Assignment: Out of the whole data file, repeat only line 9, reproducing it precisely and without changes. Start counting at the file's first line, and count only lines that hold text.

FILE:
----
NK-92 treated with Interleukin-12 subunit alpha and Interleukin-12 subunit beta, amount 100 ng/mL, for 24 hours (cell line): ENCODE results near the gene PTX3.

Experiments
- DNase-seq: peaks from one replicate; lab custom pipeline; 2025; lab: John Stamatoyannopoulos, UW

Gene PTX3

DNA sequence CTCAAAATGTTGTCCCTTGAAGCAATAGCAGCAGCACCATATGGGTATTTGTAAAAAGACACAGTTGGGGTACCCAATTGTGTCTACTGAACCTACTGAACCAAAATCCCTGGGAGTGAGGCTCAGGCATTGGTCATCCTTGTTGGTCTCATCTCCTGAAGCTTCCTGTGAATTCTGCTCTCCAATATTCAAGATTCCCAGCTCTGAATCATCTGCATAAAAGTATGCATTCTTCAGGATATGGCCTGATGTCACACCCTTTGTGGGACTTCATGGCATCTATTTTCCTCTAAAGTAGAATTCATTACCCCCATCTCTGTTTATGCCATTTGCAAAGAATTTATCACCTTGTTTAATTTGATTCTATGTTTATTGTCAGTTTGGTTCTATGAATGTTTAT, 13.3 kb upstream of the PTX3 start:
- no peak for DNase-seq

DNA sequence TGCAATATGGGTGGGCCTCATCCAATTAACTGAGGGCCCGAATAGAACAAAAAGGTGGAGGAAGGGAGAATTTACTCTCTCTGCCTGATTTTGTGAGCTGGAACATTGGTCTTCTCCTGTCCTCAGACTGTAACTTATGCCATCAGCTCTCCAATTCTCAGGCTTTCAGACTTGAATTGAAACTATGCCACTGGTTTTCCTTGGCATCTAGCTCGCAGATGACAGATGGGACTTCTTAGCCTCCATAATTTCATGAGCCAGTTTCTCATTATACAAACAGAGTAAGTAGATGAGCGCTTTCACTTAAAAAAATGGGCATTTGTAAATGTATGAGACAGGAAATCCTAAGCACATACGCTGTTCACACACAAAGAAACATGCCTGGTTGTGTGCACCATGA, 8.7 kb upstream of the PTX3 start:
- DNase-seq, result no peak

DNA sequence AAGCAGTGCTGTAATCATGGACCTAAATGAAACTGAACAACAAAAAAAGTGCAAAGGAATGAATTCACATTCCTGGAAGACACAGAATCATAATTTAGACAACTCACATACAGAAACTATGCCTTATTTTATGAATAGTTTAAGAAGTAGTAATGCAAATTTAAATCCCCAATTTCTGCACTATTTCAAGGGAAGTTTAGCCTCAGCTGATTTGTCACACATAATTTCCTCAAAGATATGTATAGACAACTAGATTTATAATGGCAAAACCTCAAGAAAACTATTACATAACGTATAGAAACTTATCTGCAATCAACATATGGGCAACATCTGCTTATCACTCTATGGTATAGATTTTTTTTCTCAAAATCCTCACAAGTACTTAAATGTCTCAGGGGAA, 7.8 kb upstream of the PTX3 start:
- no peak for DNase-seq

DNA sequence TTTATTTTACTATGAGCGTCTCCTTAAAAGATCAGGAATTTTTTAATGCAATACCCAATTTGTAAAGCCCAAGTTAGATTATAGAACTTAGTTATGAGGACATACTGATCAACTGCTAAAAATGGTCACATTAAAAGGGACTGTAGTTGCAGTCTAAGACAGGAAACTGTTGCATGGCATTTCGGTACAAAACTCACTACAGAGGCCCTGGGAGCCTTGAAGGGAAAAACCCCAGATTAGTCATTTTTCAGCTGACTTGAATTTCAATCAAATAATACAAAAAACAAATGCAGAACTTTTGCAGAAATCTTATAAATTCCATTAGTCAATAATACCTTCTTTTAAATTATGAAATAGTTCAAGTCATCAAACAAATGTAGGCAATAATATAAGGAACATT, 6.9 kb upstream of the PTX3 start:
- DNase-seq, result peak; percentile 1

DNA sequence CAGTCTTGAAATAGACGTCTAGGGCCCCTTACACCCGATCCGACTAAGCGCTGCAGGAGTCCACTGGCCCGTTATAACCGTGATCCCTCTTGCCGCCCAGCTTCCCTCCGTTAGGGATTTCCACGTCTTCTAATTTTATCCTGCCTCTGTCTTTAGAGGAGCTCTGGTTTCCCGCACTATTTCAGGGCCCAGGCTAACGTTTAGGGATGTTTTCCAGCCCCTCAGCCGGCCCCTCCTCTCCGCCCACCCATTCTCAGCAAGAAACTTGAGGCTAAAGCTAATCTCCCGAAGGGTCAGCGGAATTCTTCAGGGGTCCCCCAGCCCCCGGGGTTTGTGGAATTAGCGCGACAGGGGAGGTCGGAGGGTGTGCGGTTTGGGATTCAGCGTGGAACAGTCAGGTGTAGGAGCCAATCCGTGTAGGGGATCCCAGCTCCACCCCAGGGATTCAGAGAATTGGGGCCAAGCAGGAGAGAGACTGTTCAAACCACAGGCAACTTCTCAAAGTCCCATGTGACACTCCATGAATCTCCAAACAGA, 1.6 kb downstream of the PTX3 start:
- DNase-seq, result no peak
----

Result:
DNA sequence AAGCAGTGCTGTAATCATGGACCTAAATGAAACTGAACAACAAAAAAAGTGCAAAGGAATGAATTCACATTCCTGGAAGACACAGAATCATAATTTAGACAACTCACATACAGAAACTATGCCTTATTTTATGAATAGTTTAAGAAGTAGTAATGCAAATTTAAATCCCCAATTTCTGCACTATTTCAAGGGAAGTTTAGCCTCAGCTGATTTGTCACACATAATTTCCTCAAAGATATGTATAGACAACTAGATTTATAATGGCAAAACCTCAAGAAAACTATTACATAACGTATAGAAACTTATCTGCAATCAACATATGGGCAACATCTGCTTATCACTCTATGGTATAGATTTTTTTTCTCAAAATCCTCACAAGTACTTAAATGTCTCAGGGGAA, 7.8 kb upstream of the PTX3 start: